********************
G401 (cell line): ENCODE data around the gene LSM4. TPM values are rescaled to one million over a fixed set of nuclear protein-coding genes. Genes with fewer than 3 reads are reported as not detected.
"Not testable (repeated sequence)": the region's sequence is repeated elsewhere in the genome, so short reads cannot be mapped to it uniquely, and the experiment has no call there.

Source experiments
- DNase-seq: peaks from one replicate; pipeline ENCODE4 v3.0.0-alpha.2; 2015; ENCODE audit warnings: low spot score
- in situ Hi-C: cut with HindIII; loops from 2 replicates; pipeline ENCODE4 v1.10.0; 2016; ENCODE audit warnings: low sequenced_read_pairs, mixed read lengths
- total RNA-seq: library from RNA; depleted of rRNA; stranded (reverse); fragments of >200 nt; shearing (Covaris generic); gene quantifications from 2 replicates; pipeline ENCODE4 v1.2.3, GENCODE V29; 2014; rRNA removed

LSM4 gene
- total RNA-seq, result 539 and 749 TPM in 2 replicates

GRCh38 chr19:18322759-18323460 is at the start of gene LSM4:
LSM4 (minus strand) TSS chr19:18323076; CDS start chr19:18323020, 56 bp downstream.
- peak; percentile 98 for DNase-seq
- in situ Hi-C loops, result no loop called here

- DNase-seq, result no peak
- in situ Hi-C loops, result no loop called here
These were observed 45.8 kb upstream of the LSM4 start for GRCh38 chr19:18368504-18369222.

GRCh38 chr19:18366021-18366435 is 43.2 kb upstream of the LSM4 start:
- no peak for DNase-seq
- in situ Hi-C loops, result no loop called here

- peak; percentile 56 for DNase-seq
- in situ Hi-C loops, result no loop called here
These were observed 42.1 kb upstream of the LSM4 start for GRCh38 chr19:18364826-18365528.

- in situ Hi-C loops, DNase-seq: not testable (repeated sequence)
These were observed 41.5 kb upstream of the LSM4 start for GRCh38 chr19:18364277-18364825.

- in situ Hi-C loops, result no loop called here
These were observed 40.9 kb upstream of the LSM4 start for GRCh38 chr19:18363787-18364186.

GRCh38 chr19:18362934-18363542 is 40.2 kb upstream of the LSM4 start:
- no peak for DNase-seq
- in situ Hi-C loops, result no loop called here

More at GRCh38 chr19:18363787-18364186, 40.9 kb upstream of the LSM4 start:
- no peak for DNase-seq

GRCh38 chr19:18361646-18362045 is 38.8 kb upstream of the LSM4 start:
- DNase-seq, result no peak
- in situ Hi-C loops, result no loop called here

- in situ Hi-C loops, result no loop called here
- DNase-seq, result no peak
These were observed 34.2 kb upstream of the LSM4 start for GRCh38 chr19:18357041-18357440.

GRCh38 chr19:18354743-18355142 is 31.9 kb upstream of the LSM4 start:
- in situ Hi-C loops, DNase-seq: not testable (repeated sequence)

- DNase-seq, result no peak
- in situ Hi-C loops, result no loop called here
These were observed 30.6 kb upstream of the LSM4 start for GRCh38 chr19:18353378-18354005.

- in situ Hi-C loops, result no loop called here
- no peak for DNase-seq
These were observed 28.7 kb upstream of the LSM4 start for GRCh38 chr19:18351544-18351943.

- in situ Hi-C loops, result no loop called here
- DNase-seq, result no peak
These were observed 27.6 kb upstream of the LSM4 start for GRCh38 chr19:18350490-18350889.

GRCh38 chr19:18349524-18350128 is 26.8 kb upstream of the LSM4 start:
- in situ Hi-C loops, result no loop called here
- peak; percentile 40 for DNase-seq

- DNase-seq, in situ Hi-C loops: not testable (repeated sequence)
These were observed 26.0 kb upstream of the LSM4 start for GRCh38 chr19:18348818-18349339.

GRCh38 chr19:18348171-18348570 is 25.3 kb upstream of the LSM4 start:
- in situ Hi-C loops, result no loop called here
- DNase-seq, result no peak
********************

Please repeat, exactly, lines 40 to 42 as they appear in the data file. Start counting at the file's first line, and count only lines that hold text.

- in situ Hi-C loops, result no loop called here
These were observed 30.6 kb upstream of the LSM4 start for GRCh38 chr19:18353378-18354005.

- in situ Hi-C loops, result no loop called here